I hear people say that “health care is a right.” We also have a right to refuse health care, especially when it’s forced on us by hostile, predatory forces. We have the right to eat nutritious foods, life a balanced life, and keep stress levels low. We have the right to maintain our vitality and health they best way we know and to choose who and what to trust for help when we need it.
Beautifully thought out. Beautifully written.
Thank you, Helen, for reading and offering such supportive commentary.
As I see it, “health care” and “health insurance” are not synonymous. Health insurance is a capitalist mechanism whereby the individual or a family can fund his/her/their health care needs. Without good health, we cannot function at our optimum and, if left untreated, a serious medical problem could prevent us from caring for ourselves, our families, and even become non-productive members of society — those detestable “moochers.”
Without a healthy population – in mind and body – a country cannot provide for its needs and grow as a nation. For this reason, health care is considered a basic human right in democratic societies that collect taxes from its citizens. Is funding endless wars in distant lands of greater importance than the physical and mental well-being of our citizens?
Rosaliene, I could write several blogs in response to your comment, because you raise many interrelated issues. Perhaps the single best investment in health care would be to insure good sanitation and clean, potable water, which we supposedly have in the US. Places like Flint, Michigan have made me wonder about water quality. If we were to test water in more areas, we might be shocked at what we find. Bottled water is no substitute, because of the plastic that adds to the devastating buildup of environmental toxins. In a place like Savannah, drainage is crucial, but do you see anyone but me raising a stink about that? No. They’d rather dump malathion on all our heads to kill mosquitoes.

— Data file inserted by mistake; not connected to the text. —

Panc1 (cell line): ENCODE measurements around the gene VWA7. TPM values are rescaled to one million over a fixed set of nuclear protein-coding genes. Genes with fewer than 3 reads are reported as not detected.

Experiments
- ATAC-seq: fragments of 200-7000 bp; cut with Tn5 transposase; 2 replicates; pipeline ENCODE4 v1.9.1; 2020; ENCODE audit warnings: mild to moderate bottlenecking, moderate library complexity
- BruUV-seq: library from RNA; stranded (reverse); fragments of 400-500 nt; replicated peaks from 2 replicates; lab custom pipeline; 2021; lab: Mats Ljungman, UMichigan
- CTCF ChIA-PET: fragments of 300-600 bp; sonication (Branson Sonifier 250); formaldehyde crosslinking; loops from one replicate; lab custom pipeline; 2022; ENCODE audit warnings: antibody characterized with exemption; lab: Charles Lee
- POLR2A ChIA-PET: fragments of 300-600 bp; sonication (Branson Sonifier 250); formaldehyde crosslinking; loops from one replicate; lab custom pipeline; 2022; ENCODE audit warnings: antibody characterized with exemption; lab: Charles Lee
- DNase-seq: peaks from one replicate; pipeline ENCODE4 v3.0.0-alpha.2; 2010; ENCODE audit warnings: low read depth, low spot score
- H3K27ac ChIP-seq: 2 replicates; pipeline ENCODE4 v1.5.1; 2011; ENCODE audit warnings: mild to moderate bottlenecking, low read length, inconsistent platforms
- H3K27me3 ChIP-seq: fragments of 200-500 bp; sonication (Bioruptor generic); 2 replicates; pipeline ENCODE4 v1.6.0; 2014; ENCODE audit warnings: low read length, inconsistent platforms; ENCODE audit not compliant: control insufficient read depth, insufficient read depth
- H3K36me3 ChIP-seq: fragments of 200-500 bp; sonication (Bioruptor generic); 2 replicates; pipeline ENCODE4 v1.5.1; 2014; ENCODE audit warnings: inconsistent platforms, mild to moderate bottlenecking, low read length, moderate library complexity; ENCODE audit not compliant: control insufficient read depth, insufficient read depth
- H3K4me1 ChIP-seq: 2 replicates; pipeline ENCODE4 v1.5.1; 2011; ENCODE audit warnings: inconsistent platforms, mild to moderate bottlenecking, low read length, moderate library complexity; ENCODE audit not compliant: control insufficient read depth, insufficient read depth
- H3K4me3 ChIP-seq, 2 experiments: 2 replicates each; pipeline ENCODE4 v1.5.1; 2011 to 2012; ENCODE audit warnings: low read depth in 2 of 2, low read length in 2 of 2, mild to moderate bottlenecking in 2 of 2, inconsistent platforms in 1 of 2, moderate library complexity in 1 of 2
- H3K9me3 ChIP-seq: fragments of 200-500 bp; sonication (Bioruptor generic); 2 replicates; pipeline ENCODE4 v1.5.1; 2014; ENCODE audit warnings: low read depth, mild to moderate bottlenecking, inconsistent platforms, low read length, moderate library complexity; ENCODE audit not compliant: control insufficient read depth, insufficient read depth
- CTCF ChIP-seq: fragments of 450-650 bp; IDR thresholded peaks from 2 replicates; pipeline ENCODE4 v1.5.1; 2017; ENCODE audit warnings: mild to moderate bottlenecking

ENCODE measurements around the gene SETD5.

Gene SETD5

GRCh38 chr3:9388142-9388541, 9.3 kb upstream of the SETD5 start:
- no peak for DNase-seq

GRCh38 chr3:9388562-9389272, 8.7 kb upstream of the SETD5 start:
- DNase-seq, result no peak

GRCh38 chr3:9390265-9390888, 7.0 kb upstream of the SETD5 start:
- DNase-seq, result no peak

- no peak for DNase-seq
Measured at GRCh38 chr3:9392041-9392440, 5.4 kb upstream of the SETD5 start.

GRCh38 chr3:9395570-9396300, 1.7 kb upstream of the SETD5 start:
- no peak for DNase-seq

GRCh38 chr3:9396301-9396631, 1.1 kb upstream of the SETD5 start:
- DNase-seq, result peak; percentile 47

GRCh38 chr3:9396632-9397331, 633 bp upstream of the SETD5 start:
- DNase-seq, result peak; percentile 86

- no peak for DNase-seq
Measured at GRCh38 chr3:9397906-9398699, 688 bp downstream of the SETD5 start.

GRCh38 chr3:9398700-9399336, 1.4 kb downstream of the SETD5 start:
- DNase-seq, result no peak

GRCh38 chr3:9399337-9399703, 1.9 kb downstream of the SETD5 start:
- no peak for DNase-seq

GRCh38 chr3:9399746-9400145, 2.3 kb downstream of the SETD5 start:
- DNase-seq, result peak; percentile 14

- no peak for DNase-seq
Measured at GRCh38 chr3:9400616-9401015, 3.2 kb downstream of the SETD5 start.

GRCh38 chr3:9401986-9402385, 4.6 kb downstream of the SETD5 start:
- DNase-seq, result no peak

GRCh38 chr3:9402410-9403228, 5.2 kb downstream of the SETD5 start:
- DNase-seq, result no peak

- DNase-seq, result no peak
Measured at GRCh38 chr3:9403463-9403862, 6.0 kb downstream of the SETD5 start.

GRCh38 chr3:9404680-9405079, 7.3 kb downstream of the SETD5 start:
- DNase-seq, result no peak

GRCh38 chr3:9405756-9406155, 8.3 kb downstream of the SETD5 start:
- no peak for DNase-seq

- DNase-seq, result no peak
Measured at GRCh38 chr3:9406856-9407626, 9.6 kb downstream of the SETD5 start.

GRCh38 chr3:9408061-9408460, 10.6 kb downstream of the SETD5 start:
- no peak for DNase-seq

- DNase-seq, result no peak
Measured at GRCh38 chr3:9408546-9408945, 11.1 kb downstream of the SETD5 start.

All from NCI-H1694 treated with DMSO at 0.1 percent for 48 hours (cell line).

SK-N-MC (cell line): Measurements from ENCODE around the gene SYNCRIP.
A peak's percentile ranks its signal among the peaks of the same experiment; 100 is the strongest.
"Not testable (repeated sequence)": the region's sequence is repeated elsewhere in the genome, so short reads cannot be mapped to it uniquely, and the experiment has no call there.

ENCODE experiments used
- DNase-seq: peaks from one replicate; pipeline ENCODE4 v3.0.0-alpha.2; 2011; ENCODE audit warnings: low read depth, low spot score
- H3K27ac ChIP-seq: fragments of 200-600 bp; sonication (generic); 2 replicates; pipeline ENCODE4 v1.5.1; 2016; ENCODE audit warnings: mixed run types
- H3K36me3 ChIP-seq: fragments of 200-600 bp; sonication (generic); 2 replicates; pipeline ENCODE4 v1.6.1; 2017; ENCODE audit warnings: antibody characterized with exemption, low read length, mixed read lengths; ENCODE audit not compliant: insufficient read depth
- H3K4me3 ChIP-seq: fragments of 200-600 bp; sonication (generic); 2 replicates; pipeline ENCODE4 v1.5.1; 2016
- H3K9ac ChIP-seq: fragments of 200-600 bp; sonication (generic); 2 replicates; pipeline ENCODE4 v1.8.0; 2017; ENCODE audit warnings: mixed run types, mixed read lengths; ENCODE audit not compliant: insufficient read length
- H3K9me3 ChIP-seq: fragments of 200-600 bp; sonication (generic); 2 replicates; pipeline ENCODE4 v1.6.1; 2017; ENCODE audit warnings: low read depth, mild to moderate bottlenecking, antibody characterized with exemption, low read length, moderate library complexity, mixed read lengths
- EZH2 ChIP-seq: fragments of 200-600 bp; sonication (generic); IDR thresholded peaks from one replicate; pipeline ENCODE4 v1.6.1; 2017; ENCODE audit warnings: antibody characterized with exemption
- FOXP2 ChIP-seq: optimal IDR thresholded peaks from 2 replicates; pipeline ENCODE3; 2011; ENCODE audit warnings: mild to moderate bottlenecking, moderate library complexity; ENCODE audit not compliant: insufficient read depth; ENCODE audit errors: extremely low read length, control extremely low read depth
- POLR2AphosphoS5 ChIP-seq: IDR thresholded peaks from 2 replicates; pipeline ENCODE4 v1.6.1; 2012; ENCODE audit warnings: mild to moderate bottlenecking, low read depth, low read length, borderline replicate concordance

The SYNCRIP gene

Americans are taught next to nothing about how to maintain health. No nutrition education, even up through the medical schools. Hospital cafeterias are nests of fast food franchises. Cardiovascular events are the leading cause of death, attributable largely to Americans’ sedentary, high-calorie-low-nutrient, over-stressed, over-stimulated, lifestyles. Cancer is second, probably related to the environmental toxins we are so busy dumping hither and yon.
My point is most health care should be happening long before anyone goes to the doctor, but there’s no pill for a healthy lifestyle.
It’s hard to determine when a medical problem becomes “serious,” and it’s a myth that early treatment is preventative. A main point of my blog is that the body self-corrects in numerous cases if given the latitude to do so. There are natural killer cells and internal factors that kill cancer cells every day, and proteins that keep bacteria and viruses under control, if the body is not depleted.